"Carter's 4.51 40-yard dash time at the combine didn't blow anyone away, but his 40-inch vertical leap showcased solid athleticism given his six-foot, 196-pound frame. Carter still needs to polish his pass-coverage skills to complement his rugged play near the line of scrimmage, but given his NFL pedigree -- his father Tom played for Notre Dame and was selected in the first round of the 1993 draft -- it's a good bet that Carter is up to the challenge."

We'll set up Day 4 of the new league year a little bit later this morning. For now, a look around the Interwebs in search of Lions news:
Most of the high-level players are off the board and the Detroit Lions are still in the market for at least three starters as free agency and the new league year continues to churn on.

There is a lot that can still happen, though, as players can still get released as roster bonuses come due and there are still quality free agents out there. With that in mind, the Lions should have about $7.7 million in cap space remaining -- pending how much of a hit kicker Matt Prater's contract is going to add.

That should be enough to put some more decent players on the roster, whether it is bringing back their own free agents (Rob Sims, Rashean Mathis, C.J. Mosley) or signing others such as guard Justin Blalock (who is visiting today according to a report by colleague Josina Anderson), a cornerback and another defensive tackle.

Unlike a lot of other teams, Detroit has been fairly quiet so far. Expect that to change in the next two days as the market settles down, players understand their actual worth in this new league year with a $143.28 million cap and start to accept deals in those ranges.

The Lions have been good, for the most part, about finding value free agents that fit the past three seasons in safeties Glover Quin and James Ihedigbo along with receiver Golden Tate and running back Reggie Bush. Cornerback Chris Houston, who is no longer on the roster after injuries, is probably the biggest miss. While Bush is no longer on the roster either, he wasn't a bad signing considering he gave the Lions a 1,000-yard season in 2013. Restructuring him last season to create more of a dead money hit was the mistake there.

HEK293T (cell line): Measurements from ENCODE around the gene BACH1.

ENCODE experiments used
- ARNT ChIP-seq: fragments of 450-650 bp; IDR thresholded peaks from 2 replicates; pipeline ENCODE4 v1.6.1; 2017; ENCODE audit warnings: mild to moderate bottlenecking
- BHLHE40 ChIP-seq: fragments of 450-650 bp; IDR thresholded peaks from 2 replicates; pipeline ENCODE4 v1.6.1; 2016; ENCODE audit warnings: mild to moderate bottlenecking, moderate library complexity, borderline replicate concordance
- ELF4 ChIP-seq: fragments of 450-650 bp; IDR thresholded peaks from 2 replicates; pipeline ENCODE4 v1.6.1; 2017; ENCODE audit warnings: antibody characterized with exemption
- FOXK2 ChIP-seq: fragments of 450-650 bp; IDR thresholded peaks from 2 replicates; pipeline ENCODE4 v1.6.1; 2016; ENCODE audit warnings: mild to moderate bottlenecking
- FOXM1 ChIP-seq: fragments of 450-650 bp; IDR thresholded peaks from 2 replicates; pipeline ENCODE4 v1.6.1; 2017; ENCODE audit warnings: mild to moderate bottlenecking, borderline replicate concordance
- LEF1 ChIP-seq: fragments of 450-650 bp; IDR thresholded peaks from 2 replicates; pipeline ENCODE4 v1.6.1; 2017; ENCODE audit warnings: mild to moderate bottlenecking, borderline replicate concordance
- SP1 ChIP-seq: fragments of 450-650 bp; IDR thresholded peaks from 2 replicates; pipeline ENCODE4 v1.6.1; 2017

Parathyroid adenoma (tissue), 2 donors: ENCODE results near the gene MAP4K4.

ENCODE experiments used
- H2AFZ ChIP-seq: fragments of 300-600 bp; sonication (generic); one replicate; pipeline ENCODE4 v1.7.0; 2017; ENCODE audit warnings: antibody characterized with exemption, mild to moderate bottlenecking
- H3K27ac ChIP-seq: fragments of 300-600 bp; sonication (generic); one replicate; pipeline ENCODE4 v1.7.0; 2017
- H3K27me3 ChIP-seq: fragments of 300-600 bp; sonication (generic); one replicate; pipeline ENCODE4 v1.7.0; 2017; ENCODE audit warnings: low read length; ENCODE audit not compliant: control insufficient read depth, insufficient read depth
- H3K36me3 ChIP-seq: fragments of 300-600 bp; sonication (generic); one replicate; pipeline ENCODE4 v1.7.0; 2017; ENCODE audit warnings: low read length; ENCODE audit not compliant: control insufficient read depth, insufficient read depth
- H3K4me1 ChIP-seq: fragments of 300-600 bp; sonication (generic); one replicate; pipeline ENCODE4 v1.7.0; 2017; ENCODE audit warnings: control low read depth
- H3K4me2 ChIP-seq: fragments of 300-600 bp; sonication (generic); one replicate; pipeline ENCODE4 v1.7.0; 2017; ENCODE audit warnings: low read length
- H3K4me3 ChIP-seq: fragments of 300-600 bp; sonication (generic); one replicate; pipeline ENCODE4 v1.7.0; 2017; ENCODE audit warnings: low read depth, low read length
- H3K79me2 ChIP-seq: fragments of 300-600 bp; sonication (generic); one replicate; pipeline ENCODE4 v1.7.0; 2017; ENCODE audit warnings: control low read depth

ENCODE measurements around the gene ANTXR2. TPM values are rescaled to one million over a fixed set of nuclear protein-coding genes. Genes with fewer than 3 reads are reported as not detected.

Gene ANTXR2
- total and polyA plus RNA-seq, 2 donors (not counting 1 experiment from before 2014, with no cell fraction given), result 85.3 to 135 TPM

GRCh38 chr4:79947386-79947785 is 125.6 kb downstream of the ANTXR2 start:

Also watch players who have been cut by other teams. They won't count against the Lions' potential compensatory selection chances for 2016 and right now Detroit is sitting in a good spot since Ndamukong Suh and likely Nick Fairley will bring in extra draft picks for the Lions next season. Not that it'll help any in 2015, though.

And now, a look at Lions news from around the Interwebs:
The Detroit Lions -- like the rest of the NFL -- will reach the new league year at 4 p.m. Tuesday. At that point, all free agent contracts the Lions have agreed to (none to this point) will be able to be signed.

It also signifies the official time the Lions will say goodbye to Ndamukong Suh, Dominic Raiola and other free agents who likely won't return.

But Detroit has some money to spend. Entering this morning, the Lions have about $17.5 million in cap room according to Spotrac and ESPN Stats & Information, but this is without considering the money needed to pay the rookie class (between $4 million and $5 million) and from what I can tell, does not necessarily include the contracts of Matt Prater and Kellen Moore.

The franchise could have had much more, but carries over $17.3 million in dead money from prior deals and bonuses -- the most in the NFL. The leading dead money players are Suh ($9,737,500), cornerback Chris Houston ($3.9 million) and running back Reggie Bush ($3.55 million). The $17.3 million number is a good reason to not continually restructure contracts to make room on the cap since both Suh and Bush are on here for large numbers in part because of restructures.